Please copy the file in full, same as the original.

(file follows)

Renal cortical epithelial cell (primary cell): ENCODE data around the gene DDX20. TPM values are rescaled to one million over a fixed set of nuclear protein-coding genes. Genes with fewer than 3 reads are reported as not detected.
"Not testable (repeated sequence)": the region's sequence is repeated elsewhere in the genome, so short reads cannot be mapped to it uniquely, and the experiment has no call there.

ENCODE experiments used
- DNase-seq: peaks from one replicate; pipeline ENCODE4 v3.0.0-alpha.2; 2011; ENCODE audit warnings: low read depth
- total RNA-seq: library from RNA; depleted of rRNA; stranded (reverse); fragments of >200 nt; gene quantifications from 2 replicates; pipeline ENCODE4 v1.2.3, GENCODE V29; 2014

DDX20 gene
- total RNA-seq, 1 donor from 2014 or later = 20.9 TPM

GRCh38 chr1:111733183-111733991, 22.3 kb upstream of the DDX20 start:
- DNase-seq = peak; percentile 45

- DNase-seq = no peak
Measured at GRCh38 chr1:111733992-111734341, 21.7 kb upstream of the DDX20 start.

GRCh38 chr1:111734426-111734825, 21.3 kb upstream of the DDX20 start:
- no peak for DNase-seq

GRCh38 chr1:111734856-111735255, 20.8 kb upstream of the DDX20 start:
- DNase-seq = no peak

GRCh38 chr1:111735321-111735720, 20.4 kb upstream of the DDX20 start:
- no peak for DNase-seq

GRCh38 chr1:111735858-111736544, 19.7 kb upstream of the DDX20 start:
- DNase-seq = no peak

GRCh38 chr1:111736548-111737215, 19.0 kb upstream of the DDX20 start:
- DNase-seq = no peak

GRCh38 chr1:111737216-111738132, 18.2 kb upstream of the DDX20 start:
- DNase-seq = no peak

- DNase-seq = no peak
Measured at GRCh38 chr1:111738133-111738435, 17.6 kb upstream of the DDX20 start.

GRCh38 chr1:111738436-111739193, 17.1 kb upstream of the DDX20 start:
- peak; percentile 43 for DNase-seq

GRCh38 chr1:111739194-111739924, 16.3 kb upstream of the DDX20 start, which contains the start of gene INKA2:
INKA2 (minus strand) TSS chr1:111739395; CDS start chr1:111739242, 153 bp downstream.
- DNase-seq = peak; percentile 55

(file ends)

Renal cortical epithelial cell (primary cell): ENCODE data around the gene DDX20. TPM values are rescaled to one million over a fixed set of nuclear protein-coding genes. Genes with fewer than 3 reads are reported as not detected.
"Not testable (repeated sequence)": the region's sequence is repeated elsewhere in the genome, so short reads cannot be mapped to it uniquely, and the experiment has no call there.

ENCODE experiments used
- DNase-seq: peaks from one replicate; pipeline ENCODE4 v3.0.0-alpha.2; 2011; ENCODE audit warnings: low read depth
- total RNA-seq: library from RNA; depleted of rRNA; stranded (reverse); fragments of >200 nt; gene quantifications from 2 replicates; pipeline ENCODE4 v1.2.3, GENCODE V29; 2014

DDX20 gene
- total RNA-seq, 1 donor from 2014 or later = 20.9 TPM

GRCh38 chr1:111733183-111733991, 22.3 kb upstream of the DDX20 start:
- DNase-seq = peak; percentile 45

- DNase-seq = no peak
Measured at GRCh38 chr1:111733992-111734341, 21.7 kb upstream of the DDX20 start.

GRCh38 chr1:111734426-111734825, 21.3 kb upstream of the DDX20 start:
- no peak for DNase-seq

GRCh38 chr1:111734856-111735255, 20.8 kb upstream of the DDX20 start:
- DNase-seq = no peak

GRCh38 chr1:111735321-111735720, 20.4 kb upstream of the DDX20 start:
- no peak for DNase-seq

GRCh38 chr1:111735858-111736544, 19.7 kb upstream of the DDX20 start:
- DNase-seq = no peak

GRCh38 chr1:111736548-111737215, 19.0 kb upstream of the DDX20 start:
- DNase-seq = no peak

GRCh38 chr1:111737216-111738132, 18.2 kb upstream of the DDX20 start:
- DNase-seq = no peak

- DNase-seq = no peak
Measured at GRCh38 chr1:111738133-111738435, 17.6 kb upstream of the DDX20 start.

GRCh38 chr1:111738436-111739193, 17.1 kb upstream of the DDX20 start:
- peak; percentile 43 for DNase-seq

GRCh38 chr1:111739194-111739924, 16.3 kb upstream of the DDX20 start, which contains the start of gene INKA2:
INKA2 (minus strand) TSS chr1:111739395; CDS start chr1:111739242, 153 bp downstream.
- DNase-seq = peak; percentile 55